France is embarking on a grand experiment — how to diversify the overwhelmingly white “grandes écoles,” the elite universities that have produced French leaders in every walk of life...
The background is that the winners of WWII, America and Britain, kept their old-fashioned elitist colleges like Harvard, Yale, Oxford, and Cambridge old-fashioned and elitist. The losers, like Germany, France, and Italy, after the war trashed their great universities on the altar of egalitarianism by going to open admissions. (In the U.S., CCNY was the only famous college to take the Spirit of '68 seriously enough to dump selective admissions.) Today, that's why ambitious Korean and Chinese students want to go to American or British universities, not to Continental ones: We won The War.
The French, not being fools, however, kept a number of small elite colleges, the grandes écoles, to publicly educate the small number of people who keep the place running. Not surprisingly, blacks and North Africans have a hard time passing the entrance exams to the French equivalent of Caltech at rates equal to whites.
Because entrance to the best grandes écoles effectively guarantees top jobs for life, the government is prodding the schools to set a goal of increasing the percentage of scholarship students to 30 percent — more than three times the current ratio at the most selective schools. But the effort is being met with concerns from the grandes écoles, who fear it could dilute standards, and is stirring anger among the French at large, who fear it runs counter to a French ideal of a meritocracy blind to race, religion and ethnicity.
France imagines itself a country of “republican virtue,” a meritocracy run by a well-trained elite that emerges from a fiercely competitive educational system. At its apex are the grandes écoles, about 220 schools of varying specialties. And at the very top of this pyramid are a handful of famous institutions that accept a few thousand students a year among them, all of whom pass extremely competitive examinations to enter.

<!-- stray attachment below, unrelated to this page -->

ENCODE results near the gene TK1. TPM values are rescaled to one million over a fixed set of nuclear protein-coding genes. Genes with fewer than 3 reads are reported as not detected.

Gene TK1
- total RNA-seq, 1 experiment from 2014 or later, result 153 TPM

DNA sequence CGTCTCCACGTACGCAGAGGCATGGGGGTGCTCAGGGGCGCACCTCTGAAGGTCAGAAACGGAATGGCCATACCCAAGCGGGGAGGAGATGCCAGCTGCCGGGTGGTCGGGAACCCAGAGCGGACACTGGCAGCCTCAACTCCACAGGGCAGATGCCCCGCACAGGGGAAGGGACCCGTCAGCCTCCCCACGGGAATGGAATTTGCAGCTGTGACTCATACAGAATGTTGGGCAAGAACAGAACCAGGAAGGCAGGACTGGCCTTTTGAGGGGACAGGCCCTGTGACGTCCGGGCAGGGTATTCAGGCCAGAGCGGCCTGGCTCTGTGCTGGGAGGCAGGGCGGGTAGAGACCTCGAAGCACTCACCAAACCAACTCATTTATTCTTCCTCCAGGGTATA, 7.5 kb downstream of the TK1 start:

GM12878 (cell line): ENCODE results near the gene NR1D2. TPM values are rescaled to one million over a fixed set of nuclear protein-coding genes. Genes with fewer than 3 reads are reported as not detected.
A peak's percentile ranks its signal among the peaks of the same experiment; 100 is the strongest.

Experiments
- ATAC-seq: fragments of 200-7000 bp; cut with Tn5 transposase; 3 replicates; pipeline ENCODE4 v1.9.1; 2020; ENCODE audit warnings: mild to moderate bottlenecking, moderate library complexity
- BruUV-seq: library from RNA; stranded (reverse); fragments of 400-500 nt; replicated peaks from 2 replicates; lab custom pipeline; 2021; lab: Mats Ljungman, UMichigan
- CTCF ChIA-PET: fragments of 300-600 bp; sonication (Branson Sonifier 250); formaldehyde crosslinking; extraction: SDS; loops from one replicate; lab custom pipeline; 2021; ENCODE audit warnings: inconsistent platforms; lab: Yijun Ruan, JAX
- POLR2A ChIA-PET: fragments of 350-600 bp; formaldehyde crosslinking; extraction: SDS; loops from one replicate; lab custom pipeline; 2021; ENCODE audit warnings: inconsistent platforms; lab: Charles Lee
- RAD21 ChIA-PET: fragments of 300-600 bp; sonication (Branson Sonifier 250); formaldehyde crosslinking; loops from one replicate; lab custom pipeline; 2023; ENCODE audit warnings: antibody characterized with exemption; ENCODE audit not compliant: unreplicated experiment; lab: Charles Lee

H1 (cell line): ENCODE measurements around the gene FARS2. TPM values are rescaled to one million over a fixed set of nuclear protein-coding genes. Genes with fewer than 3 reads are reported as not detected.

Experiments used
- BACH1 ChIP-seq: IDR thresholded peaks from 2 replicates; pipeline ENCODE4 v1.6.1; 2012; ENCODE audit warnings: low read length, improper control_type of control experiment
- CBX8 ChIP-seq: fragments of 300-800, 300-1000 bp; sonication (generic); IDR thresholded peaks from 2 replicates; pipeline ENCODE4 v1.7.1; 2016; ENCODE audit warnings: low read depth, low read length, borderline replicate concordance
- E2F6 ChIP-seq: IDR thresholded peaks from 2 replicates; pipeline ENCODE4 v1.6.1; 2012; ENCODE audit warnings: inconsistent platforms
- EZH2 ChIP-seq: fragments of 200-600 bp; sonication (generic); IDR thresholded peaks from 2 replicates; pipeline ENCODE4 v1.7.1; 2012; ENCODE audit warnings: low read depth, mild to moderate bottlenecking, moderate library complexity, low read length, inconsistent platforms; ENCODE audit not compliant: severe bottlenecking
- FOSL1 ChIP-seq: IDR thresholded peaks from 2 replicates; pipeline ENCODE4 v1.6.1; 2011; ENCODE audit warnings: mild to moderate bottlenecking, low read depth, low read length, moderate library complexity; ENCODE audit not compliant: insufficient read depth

... The problem is not simply the narrow base of the elite, but its self-satisfaction. “France has so many problems with innovation,” Mr. Descoings said. Those who pass the tests “are extremely smart and clever, but the question is: Are you creative? Are you willing to put yourself at risk? Lead a battle?” These are qualities rarely tested in exams.
Whereas imposing a quota will suddenly produce creative risk-takers. Right. That's why Google was founded by Michelle Obama.
To an American, it's amusing to hear the French come up with the exact same cliches and fallacies as Americans have been telling each other for 40 years. Indeed, there are problems caused by reliance on entrance exams in terms of selecting for creativity and the like. But quotas do zip to fix those real problems. It's not like the American quota kids all flock to Silicon Valley and start-up their own firms. A quota won't give France its own Silicon Valley.
Gen. Xavier Michel, 56, runs École Polytechnique, one of the world’s finest engineering schools and still overseen by the Ministry of Defense. Known as X, the school is extraordinarily competitive, and its students do basic training and parade wearing the bicorne, a cocked hat dating from Napoleon, who put the school under the military in 1804.